the least significant bit denoting CPU #0. The return value is actually a Math::BigInt
           value, so it can store a bit mask on systems with an arbitrarily high number of CPUs.

           In list context, returns a list of integers indicating the indices of the CPU that the
           process has affinity for.

           So for example, if a process in an 8 core machine had affinity for cores # 2, 6, and
           7, then in scalar context, "getAffinity()" would return

               (1 << 2) | (1 << 6) | (1 << 7) ==> 196

           and in list context, it would return

               (2, 6, 7)

           A return value of 0 or "undef" indicates an error such as an invalid process ID.

       "$success = Sys::CpuAffinity::setAffinity($pid, $bitmask)"
       "$success = Sys::CpuAffinity::setAffinity($pid, \@preferred_cpus)"
           Sets the CPU affinity of a process to the specified processors.  First argument is the
           process ID. The second argument is either a bitmask of the desired processors to
           assign to the PID, or an array reference with the index values of processors to assign
           to the PID.

               # two ways to assign to CPU #'s 1 and 4:
               Sys::CpuAffinity::setAffinity($pid, 0x12); # 0x12 = (1<<1) | (1<<4)
               Sys::CpuAffinity::setAffinity($pid, [1,4]);

           As a special case, using a $bitmask value of "-1" will clear the CPU affinities of a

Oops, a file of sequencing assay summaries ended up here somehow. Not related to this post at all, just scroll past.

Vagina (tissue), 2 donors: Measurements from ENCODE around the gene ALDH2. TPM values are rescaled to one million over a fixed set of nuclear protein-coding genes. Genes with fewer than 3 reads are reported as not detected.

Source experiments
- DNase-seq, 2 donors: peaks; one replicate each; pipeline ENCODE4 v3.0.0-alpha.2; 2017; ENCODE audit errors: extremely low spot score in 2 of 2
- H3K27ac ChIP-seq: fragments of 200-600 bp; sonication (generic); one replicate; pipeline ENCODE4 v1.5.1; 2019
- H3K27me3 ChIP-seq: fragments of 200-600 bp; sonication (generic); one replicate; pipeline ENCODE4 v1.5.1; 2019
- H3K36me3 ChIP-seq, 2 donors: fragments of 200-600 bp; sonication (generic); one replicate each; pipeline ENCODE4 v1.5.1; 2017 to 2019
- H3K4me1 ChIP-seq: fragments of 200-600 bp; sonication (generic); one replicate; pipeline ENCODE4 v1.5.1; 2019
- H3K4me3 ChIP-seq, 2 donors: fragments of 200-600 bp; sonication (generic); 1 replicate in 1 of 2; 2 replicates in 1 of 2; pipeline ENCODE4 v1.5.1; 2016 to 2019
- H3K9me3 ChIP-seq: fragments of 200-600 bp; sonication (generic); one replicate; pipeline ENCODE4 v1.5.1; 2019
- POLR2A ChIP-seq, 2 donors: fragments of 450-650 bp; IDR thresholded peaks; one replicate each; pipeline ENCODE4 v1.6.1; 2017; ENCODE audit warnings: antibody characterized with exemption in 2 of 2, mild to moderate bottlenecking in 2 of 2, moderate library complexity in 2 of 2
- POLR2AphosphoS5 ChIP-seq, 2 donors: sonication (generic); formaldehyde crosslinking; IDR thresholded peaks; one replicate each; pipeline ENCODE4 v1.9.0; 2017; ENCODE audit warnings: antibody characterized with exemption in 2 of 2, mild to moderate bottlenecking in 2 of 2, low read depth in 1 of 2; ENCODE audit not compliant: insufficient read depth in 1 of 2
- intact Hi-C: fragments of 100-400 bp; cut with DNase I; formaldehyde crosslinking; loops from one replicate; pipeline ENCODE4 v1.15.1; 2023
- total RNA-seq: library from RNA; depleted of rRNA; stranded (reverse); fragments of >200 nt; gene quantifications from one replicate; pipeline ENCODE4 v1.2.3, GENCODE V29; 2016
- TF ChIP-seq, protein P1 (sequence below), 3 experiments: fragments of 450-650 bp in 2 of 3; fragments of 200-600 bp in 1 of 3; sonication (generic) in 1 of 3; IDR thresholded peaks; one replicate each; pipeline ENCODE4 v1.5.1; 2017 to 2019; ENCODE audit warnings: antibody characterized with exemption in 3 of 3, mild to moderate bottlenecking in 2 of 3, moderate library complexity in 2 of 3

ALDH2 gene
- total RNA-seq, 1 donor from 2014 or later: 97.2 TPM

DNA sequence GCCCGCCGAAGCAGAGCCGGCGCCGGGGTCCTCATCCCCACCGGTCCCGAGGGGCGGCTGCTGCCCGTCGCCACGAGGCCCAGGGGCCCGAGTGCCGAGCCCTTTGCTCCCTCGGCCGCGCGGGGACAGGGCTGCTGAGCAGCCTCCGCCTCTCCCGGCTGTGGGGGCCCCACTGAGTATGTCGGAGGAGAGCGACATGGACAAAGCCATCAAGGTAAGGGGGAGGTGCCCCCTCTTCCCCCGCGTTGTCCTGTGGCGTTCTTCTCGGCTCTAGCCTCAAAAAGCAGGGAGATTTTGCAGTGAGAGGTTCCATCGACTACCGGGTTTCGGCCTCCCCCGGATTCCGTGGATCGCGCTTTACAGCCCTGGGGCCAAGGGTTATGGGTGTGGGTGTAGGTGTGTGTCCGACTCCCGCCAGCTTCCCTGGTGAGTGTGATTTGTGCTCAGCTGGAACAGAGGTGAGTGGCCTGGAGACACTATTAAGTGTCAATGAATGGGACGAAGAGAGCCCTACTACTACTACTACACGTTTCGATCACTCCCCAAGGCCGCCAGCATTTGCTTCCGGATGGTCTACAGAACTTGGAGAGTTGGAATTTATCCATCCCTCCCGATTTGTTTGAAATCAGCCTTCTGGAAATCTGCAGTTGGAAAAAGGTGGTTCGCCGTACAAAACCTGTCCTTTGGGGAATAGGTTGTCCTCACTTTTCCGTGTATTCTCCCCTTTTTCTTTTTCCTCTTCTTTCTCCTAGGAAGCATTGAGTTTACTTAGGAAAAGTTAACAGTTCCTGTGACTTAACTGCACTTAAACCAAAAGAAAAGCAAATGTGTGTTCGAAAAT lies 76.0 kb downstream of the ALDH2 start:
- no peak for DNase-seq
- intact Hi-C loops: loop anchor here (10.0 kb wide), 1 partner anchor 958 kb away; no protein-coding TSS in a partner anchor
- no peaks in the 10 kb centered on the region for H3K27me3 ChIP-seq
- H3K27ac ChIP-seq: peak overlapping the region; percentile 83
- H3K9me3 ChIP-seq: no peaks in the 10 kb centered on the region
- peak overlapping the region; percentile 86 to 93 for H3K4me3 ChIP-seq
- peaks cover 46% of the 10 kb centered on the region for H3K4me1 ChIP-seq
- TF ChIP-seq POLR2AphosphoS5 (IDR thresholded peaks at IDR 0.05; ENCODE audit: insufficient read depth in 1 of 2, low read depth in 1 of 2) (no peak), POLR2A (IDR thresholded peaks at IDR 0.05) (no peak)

process -- setting the affinity to all available processors.

           On some platforms, notably AIX and Irix, it is only possible to bind a process to a
           single CPU. If the processor mask argument to "setAffinity" specifies more than one
           processor (but less than the total number of processors in your system), then this
           function might only bind the process one of the specified processors.

       "$ncpu = Sys::CpuAffinity::getNumCpus()"
           Returns the module's best guess about the number of processors on this system.


       This module may not work or produce undefined results on systems with more than 32 CPUs,
       though support for these larger systems has improved with v1.07.

       Please report any bugs or feature requests to "bug-sys-cpuaffinity at", or
       through the web interface at
       <>.  I will be notified, and
       then you'll automatically be notified of progress on your bug as I make changes.


       None known, but they are likely to arise as this module makes a lot of assumptions about
       how to provide input and interpret output for many different system utilities on many
       different platforms.  Please report a bug if you suspect this module of misusing any
       system utilities.


       You can find documentation for this module with the perldoc command.

           perldoc Sys::CpuAffinity

       You can also look for information at:

       ·   RT: CPAN's request tracker


       ·   AnnoCPAN: Annotated CPAN documentation


       ·   CPAN Ratings


       ·   Search CPAN



       This module seeks to work for as many systems in as many configurations as possible. If
       you know of a tool, a function, a technique to set CPU affinities on a system -- any
       system, -- then let's include it in this module.

       Feel free to submit code through this module's request tracker:


       or directly to me at "<mob at>" and it will be included in the next release.


       BSD::Process::Affinity for demonstrating how to get/set affinities on BSD systems.

       Test::Smoke::SysInfo has some fairly portable code for detecting the number of processors.

       <> provided a free OpenBSD account that allowed this module to be tested
       on that platform.


       Marty O'Brien, "<mob at>"


       Copyright 2010-2017 Marty O'Brien.

       This program is free software; you can redistribute it and/or modify it under the terms of
       either: the GNU General Public License as published by the Free Software Foundation; or
       the Artistic License.

       See for more information.